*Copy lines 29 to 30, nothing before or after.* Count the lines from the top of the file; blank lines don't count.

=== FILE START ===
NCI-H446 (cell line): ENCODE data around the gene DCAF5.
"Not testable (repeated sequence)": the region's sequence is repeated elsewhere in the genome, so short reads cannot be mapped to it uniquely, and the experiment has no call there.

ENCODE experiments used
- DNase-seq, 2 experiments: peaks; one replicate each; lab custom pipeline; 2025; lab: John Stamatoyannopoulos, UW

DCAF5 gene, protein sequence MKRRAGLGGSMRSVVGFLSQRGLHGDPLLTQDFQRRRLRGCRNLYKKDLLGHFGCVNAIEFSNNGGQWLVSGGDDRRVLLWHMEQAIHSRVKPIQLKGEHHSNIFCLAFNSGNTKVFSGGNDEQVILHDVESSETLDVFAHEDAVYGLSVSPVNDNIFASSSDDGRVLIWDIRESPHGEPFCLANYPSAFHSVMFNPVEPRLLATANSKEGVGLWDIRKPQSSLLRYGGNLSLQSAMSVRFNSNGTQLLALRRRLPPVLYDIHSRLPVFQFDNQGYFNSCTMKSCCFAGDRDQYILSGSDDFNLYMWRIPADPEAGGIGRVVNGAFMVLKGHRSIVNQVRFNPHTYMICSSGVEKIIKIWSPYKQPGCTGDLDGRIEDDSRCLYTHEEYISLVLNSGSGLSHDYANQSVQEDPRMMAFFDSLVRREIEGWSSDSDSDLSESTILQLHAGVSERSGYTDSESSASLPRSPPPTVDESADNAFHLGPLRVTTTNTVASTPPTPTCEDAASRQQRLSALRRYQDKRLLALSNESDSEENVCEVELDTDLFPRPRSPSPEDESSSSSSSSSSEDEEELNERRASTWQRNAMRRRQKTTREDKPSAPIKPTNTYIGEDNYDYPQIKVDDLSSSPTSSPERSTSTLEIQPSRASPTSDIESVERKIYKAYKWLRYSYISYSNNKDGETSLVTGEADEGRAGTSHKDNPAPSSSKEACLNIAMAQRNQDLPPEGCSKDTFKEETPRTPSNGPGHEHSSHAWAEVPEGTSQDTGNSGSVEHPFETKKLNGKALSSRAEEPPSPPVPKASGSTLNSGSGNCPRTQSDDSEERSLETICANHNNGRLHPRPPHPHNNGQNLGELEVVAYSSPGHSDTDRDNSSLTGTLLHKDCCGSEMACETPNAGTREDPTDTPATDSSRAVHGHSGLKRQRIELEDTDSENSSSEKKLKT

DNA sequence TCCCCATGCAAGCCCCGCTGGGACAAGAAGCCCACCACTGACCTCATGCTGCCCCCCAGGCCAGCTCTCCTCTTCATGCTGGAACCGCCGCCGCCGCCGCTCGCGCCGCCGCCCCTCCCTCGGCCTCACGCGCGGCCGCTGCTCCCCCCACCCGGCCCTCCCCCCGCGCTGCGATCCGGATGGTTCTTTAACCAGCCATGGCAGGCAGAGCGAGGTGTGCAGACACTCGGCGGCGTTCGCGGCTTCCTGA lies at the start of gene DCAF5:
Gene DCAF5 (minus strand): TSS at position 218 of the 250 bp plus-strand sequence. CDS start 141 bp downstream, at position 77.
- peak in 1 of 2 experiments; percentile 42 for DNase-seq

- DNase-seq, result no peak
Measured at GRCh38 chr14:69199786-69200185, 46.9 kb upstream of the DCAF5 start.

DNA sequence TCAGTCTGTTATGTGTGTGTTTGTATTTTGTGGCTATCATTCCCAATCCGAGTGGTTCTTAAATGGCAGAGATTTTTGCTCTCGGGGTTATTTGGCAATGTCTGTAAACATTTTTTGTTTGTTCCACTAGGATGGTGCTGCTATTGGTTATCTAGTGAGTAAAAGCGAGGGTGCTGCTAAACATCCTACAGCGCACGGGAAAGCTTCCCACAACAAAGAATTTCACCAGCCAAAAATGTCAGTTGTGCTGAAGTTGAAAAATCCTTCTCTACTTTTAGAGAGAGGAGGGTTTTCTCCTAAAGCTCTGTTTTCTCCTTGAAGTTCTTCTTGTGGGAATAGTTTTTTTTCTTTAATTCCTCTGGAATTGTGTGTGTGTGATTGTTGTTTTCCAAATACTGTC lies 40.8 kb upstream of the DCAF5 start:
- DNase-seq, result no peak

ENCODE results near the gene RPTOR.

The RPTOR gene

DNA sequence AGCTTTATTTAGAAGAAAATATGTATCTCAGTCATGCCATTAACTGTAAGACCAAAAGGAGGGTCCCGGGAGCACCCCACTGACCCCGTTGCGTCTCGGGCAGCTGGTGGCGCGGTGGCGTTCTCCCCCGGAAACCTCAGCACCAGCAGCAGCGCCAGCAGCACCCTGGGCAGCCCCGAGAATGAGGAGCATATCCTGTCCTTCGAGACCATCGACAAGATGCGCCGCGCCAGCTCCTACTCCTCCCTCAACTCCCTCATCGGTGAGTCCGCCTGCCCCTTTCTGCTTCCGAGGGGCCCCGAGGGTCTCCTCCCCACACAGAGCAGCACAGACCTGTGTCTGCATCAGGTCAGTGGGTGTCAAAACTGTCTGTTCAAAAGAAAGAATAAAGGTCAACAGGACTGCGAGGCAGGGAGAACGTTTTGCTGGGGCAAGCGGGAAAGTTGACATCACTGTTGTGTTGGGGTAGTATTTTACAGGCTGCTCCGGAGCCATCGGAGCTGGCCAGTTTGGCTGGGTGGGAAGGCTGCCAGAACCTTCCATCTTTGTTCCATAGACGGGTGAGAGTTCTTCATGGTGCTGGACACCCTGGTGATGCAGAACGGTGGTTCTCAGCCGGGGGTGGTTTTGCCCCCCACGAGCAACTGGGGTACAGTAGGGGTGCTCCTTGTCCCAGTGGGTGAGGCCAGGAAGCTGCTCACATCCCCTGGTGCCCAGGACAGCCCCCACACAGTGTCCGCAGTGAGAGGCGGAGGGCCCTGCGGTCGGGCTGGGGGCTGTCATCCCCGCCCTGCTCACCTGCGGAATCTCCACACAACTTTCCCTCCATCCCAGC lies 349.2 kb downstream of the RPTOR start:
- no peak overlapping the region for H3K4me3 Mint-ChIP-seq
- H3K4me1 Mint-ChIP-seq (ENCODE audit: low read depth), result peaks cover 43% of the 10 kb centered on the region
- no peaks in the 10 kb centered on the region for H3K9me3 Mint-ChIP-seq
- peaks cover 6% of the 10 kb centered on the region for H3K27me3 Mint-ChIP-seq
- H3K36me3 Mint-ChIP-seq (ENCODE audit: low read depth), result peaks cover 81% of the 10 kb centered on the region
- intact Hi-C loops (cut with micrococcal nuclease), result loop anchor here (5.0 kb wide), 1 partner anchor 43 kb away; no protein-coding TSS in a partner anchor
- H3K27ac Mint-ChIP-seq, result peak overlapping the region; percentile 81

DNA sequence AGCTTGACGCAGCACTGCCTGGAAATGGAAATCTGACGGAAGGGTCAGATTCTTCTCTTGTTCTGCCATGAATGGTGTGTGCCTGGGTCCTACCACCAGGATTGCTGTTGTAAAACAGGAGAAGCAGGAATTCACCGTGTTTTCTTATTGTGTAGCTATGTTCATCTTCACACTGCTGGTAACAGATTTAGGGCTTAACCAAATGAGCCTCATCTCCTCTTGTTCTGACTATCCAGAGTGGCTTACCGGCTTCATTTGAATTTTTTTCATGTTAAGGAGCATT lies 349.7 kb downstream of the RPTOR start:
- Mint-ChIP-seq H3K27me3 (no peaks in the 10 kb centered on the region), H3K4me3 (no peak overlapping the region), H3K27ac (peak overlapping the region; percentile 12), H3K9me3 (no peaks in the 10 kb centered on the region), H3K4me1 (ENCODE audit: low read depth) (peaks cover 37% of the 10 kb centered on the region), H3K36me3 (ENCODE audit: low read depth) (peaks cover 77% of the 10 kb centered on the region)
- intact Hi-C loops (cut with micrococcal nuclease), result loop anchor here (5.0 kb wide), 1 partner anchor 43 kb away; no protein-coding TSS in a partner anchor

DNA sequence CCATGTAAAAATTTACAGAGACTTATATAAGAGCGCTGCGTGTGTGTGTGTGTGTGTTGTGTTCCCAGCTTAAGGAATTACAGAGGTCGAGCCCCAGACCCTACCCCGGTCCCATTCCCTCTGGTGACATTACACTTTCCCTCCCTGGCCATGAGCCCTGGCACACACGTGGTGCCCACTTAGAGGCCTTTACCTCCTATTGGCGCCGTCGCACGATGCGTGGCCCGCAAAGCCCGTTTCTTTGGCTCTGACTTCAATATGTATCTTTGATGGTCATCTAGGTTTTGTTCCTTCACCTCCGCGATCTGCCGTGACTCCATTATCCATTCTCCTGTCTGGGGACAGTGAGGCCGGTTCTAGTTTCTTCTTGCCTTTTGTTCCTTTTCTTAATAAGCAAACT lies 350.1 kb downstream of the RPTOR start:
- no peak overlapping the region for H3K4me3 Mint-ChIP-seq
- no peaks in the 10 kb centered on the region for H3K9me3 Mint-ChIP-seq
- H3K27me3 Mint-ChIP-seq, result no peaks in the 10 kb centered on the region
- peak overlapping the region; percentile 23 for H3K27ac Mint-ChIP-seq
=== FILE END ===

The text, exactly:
- H3K27me3 Mint-ChIP-seq, result no peaks in the 10 kb centered on the region
- peak overlapping the region; percentile 23 for H3K27ac Mint-ChIP-seq